A study on children aged between 10 and 12 years showed that more than one in four children felt “anxious, embarrassed, or worried” about their parents posting their pictures on social media. While older children are able to better understand social media and what posting a picture on it could mean, those who are younger might one day also feel uncomfortable with the idea of having their images, videos, or information posted in the past.
Tooba has a similar take on this matter. She says, “Autonomy and decision making are key developments [in an individual’s life]. And so, if a child is forcefully asked to do something they do not want to, it will likely undermine their ability to make decisions or do so independently, and it overrules their capacity to reason and decide.”
She adds that this might also make the child question themselves. “A child may even feel like they lack the intelligence to make a decision, and hence, it may make them question and/or doubt their own agency and autonomy.”
But of course, concrete evidence is hard to come by on the long-term effects of sharing images and videos of children online. A case which posed questions similar to these was when American artist Spencer Elden filed a lawsuit against Nirvana for using his image for the cover of their album. Elden was four months old when his picture was taken. The image shows him swimming without any clothing and reaching out for a dollar note.
Now 31 years old, Elden has filed a lawsuit against Nirvana for what he says has caused him “permanent emotional distress” as he considers that image of him to be “child pornography”. When Elden was photographed as a baby, his parents consented to it and signed away the rights for the image of their four-month-old son. Years later, their son was not happy with the image and was distressed by its existence and the fact that it had been seen by millions of people.
It is safe to assume that children having their images and videos posted publicly on the internet by their parents or other family members may have an issue with them later on. Fauzia has the same concern when it comes to her daughter. “What if I post a picture that she one day sees and asks me why I put it up. I never want her to question me on that. I don’t want to make that choice because I don’t know what she would or would not be comfortable with [after] growing up.”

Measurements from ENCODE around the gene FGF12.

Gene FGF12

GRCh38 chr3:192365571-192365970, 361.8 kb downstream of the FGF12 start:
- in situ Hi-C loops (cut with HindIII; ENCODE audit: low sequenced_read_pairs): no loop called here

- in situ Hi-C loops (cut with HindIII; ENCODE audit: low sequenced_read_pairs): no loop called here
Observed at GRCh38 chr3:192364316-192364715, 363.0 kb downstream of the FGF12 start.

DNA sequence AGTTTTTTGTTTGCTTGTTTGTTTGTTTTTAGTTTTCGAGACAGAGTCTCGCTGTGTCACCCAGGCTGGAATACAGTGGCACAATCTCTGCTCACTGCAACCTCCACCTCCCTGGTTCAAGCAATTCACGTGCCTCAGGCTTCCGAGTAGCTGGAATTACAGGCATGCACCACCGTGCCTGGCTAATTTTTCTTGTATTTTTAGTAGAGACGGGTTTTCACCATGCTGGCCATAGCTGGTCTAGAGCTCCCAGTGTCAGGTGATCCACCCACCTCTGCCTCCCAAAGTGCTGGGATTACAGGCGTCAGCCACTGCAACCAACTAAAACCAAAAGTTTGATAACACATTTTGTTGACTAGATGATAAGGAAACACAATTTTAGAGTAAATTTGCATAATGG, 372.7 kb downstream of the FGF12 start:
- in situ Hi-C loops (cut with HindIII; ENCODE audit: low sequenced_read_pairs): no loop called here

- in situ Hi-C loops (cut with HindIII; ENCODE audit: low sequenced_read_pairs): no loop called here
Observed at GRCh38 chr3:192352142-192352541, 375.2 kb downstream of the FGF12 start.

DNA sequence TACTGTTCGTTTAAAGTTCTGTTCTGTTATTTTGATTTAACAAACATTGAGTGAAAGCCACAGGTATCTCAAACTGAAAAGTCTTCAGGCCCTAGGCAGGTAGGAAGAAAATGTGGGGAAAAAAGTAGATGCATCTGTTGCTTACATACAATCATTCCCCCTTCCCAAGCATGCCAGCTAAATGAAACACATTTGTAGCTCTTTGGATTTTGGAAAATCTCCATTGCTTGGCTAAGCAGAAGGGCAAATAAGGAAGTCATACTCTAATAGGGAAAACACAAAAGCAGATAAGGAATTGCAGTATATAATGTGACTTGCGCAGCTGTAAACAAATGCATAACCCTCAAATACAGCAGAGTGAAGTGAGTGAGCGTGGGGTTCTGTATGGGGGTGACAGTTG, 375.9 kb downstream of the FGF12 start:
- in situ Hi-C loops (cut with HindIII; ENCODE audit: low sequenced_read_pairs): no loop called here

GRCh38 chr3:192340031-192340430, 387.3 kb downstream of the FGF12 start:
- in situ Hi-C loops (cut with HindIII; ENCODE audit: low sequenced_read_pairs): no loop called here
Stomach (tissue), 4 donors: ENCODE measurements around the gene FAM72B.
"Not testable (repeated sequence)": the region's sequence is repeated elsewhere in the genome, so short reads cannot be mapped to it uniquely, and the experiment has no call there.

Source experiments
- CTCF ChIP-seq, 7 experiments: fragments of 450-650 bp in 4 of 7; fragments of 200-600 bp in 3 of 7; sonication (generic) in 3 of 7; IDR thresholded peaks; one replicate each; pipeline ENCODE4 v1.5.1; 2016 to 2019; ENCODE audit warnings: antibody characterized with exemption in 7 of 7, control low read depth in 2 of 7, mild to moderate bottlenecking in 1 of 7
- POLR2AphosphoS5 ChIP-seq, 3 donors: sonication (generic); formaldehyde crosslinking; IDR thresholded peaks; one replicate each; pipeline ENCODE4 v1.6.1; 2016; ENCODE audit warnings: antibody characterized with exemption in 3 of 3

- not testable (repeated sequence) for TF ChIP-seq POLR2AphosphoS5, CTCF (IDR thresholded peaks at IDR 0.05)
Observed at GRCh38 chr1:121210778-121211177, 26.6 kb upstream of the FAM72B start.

Zohat Parvez, a mental health expert from Columbia University, thinks that a sense of mistrust can develop in a relationship between a child and their parents when violation of consent comes into the scene. She says, “If parents post their children without their consent or post [their] private or unflattering moments, their child could end up feeling as if they can’t trust their parents or that their parents think [getting] clout supersedes their child’s well-being.”
Zohat says it is not possible for a small child to give informed consent so the best practice might just be to avoid posting pictures or videos of children on the internet all together till they are at an age where they can understand the complexity of what parents are explaining to them and give an informed opinion on what they would be comfortable with.
Exercising self-restraint might not work for everyone, especially when social media is such an integral part of sharing our lives with friends, family, and in the case of influencers, followers. But the question about how important it is to post something may go a long way. Zohat’s advice is to ask yourself a few simple questions and think about the content you are posting. “Who am I posting this for? Is it important that everyone who follows me should see this? What are the possible reactions my child could have, either now or in the future, if I post this?”
If we take time out to think and ponder these questions, we could come to conclusions as to whether posting a TikTok video of your child’s birth or an Instagram picture of them in the middle of a tantrum is appropriate. Posting images and videos of children for strangers on the internet may not always be a healthy idea given the exposure it brings.
But in a country like Pakistan where the internet, especially social media, is a relatively new phenomenon, a lot needs to be done to normalise discussions on a child’s consent to their media being posted online in relation to its possible impact on their emotional well-being.
Rameeza Ahmad is a psychology researcher and a freelance journalist hailing from Lahore, Pakistan. She enjoys spending time with cats, drinking chai and waxing lyrical about OT7 on her secret stan account. Her main accounts can be found on Twitter and Instagram on @rameezay.